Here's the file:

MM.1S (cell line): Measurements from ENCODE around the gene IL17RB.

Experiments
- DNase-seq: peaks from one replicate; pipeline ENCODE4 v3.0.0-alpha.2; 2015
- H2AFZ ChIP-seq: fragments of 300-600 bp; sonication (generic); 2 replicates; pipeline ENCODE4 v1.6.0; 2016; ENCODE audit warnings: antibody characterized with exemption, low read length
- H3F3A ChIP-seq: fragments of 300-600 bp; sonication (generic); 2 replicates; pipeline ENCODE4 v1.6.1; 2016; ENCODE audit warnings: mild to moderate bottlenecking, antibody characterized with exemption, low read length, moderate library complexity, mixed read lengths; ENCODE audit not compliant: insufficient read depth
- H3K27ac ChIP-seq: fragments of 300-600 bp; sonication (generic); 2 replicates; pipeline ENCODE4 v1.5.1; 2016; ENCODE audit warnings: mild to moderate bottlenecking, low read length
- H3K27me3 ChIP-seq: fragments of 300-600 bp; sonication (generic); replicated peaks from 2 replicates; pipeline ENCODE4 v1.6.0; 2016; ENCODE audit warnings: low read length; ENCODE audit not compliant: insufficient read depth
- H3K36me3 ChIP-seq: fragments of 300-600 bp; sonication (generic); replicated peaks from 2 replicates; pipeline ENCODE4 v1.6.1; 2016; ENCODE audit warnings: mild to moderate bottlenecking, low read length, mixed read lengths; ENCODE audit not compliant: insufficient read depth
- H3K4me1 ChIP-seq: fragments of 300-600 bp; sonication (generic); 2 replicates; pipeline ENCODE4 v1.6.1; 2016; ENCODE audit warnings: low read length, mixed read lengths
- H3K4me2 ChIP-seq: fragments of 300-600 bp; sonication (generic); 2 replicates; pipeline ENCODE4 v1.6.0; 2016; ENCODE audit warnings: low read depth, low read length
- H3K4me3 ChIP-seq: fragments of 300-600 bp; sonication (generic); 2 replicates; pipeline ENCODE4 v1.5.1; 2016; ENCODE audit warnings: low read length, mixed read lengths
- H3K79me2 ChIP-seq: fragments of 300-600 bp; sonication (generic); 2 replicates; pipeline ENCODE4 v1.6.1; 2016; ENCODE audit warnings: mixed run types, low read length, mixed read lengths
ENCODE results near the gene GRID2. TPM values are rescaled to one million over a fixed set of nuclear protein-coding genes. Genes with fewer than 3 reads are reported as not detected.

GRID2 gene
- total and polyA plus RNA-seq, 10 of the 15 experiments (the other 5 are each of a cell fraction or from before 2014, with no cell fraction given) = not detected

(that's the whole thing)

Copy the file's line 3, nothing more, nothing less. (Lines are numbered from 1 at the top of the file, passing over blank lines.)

- DNase-seq: peaks from one replicate; pipeline ENCODE4 v3.0.0-alpha.2; 2015